Jean-Christophe,

It may be surprising at first that LoL relates the contents of cells that can seem "spread all around the puzzle" as you say. But it's really a very simple principle:

Starting with a set of whole units, add some cells and subtract an equal number of other cells,

such that the result still consists entirely of whole units. (Recall that a "unit" is any row, column, or box.) That can happen only if the set(*) of digits added (including duplicate values, if any) is equal to the set of digits subtracted -- wherever they occur in the puzzle! -- otherwise the result could not consist of whole units.

(*) In order to use the language of sets, I'm using the word "digit" here in such a way that digits in different cells are

different digits, even if they have the same value -- the elements of a set are by definition distinct. Alternatively, the LoL conclusion can be stated in the language of

multisets: the

multiset of values added must equal the

multiset of values subtracted. The essential point is that the two sets of cells -- those added and those subtracted -- must have the same content, including any repeated values.

ASIDE: To have applications of LoL that are easiest to visualise, it's a convenience to make the starting set of units a collection of adjacent

rows (or columns), and to think of this set of units as being "converted" to a resulting equal-sized set of

jigsaw units by adding & subtracting some cells -- the contents of which must then "balance". (This is just my particular adaptation of LoL.)

So, as you say, in case A "R2C4 may duplicate a value in one of R789C3"; however, not only "may" it duplicate a value, it *must* duplicate a value if that's necessary for equality of the two digit-sets. (In the present puzzle there are initially duplicated

candidates in the four cells you mention, but, as you'll see below, they solve to four distinct values.)

Here's a more-detailed explanation of the second step in my solution-path posted above, where I wrote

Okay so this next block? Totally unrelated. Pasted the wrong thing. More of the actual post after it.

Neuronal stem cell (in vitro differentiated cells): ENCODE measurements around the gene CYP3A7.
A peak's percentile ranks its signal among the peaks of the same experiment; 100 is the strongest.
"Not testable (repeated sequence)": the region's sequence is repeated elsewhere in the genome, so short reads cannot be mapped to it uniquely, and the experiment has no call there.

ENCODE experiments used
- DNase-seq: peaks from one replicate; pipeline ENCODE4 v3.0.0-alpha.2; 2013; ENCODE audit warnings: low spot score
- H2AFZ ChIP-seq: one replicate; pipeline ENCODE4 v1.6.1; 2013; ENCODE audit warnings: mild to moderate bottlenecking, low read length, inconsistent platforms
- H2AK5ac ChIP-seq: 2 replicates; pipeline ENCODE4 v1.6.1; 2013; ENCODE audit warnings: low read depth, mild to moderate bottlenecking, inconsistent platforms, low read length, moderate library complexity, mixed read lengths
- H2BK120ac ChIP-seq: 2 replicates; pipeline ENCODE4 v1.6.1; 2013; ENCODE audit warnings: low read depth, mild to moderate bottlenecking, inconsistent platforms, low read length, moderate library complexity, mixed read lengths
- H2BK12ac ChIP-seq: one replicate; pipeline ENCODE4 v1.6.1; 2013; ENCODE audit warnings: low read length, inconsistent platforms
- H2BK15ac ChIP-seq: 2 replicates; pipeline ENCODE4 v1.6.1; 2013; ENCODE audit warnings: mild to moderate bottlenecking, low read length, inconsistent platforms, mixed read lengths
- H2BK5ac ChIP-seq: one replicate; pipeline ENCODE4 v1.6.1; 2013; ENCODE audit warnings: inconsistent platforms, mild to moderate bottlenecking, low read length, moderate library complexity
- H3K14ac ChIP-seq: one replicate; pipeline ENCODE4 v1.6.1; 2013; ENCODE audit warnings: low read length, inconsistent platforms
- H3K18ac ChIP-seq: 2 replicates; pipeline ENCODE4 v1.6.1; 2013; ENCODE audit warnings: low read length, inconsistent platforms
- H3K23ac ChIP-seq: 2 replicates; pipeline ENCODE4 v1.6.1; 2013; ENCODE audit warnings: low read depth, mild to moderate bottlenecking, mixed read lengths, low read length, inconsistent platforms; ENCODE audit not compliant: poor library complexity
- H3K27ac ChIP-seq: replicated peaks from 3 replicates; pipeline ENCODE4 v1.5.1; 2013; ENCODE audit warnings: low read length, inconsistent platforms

"r4c2=7: LoL(A) (also gives r2c4=58, and 6 locked in r79c2=568)":

LoL(A) involves converting the starting set of units (c34) into two jigsaw boxes by subtracting four cells ...

RED

r2c4 = 5789

r7c3 = 12345689

r8c3 = 7

r9c3 = 134568

and adding four cells ...

BLUE

r4c2 = 23789

r5c5 = 5

r6c5 = 6

r8c5 = 8

The

true digits in RED must exactly match the

true digits in BLUE, and

vice versa.

ASIDE: Before proceeding, note the potential significance of the repeated RED 7's -- one is a known true digit, while the other is a candidate which may or may not be true (its cell may or may not solve to 7). *If* the other set (BLUE) were to have contained *two* known true 7's (which it doesn't in our case), then there would had to have been two true 7's in RED also, i.e. we could have deduced that r2c4=7. Similar remarks apply to the repeated BLUE 8's.

Now to proceed with the LoL(A) deductions ...

1st: Since r8c3=7 is a known true RED 7, there must be at least one true BLUE 7, which can only be r4c2=7.

2nd: The BLUE set now consists of just the known true digits 5,6,7,8, so this must also be the exact composition of RED. This eliminates in RED every 1,2,3,4,9 candidate, as well as the duplicate 7, so RED is now ...

RED

r2c4 = 58

r7c3 = 568

r8c3 = 7

r9c3 = 568

3rd: For r79c3 we've deduced more than just the candidates 568-568 -- we also know that one of those 6's must be true, thus eliminating all other candidate 6's in that jigsaw box.

--

PS: The general versions of LoL described above can be applied to ordinary (non-toroidal) jigsaw sudoku as well, but in that case there is also a (presumably less-powerful)

<simpler version>.

EDIT: Added comment on multisets.